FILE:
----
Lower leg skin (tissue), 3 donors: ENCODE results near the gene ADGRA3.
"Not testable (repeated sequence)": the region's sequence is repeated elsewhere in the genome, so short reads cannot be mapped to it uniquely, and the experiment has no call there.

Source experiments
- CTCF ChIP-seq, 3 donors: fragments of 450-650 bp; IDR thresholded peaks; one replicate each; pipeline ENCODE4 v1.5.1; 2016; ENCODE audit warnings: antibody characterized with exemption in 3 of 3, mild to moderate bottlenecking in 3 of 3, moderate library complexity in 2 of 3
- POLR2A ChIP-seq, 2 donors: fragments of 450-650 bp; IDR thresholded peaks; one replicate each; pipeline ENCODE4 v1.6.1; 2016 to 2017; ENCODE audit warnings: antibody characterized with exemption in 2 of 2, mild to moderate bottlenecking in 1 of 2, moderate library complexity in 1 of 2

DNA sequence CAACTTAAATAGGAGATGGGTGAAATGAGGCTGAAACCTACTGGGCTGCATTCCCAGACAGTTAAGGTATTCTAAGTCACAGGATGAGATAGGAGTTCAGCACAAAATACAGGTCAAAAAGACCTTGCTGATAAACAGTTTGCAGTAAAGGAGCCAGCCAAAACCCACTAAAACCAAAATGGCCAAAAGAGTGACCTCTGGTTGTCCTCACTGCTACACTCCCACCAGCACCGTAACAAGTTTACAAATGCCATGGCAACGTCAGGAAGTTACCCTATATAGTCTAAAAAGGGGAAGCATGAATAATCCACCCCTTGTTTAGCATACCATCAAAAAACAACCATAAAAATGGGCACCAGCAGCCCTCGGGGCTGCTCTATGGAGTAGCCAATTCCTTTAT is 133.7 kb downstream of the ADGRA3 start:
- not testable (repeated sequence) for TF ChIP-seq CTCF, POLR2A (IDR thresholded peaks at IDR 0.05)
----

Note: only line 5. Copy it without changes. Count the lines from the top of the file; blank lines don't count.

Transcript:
- POLR2A ChIP-seq, 2 donors: fragments of 450-650 bp; IDR thresholded peaks; one replicate each; pipeline ENCODE4 v1.6.1; 2016 to 2017; ENCODE audit warnings: antibody characterized with exemption in 2 of 2, mild to moderate bottlenecking in 1 of 2, moderate library complexity in 1 of 2